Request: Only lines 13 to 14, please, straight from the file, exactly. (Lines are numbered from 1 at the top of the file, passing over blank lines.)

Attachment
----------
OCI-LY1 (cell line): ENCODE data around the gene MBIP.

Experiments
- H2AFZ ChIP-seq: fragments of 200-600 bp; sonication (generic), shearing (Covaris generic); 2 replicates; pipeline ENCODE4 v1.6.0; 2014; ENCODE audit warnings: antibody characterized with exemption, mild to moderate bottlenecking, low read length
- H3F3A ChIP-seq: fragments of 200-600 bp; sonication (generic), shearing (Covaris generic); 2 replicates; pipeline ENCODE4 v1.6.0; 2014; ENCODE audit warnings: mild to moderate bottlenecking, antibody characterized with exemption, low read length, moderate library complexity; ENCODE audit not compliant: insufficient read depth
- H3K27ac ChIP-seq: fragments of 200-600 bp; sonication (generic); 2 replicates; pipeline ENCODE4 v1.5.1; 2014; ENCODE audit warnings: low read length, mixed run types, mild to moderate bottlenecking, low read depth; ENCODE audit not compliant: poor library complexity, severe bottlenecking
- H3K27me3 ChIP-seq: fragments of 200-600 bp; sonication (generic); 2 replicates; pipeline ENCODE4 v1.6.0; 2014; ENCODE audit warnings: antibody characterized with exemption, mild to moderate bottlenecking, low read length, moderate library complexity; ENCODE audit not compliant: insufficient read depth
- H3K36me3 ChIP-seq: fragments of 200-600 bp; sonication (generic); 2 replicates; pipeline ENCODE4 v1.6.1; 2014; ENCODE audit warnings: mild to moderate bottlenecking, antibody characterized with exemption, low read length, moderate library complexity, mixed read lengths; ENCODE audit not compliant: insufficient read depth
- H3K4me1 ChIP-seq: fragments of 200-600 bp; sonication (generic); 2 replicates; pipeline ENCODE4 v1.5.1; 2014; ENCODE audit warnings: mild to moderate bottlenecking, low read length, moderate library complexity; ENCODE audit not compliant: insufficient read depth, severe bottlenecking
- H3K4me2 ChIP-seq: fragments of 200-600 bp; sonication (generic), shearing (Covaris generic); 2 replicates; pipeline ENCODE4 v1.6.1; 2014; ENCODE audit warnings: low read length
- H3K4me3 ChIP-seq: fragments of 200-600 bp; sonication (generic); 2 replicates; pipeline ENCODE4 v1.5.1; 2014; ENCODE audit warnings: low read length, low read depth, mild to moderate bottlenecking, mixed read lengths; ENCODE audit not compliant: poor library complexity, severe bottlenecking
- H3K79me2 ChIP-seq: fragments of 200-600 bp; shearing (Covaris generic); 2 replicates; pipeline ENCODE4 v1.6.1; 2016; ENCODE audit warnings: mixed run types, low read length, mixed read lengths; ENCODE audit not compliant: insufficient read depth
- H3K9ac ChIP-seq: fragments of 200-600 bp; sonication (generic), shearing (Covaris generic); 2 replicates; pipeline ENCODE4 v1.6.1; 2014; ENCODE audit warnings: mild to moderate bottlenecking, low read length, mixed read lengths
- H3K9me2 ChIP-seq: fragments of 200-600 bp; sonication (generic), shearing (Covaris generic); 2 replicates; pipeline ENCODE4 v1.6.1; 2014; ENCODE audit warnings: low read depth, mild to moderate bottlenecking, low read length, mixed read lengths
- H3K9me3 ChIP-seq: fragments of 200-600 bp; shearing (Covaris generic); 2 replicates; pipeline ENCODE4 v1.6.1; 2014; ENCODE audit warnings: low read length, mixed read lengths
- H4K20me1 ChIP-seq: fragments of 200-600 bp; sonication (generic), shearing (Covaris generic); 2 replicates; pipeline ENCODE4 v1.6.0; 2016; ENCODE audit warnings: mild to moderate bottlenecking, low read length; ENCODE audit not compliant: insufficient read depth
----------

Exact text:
- H3K9me2 ChIP-seq: fragments of 200-600 bp; sonication (generic), shearing (Covaris generic); 2 replicates; pipeline ENCODE4 v1.6.1; 2014; ENCODE audit warnings: low read depth, mild to moderate bottlenecking, low read length, mixed read lengths
- H3K9me3 ChIP-seq: fragments of 200-600 bp; shearing (Covaris generic); 2 replicates; pipeline ENCODE4 v1.6.1; 2014; ENCODE audit warnings: low read length, mixed read lengths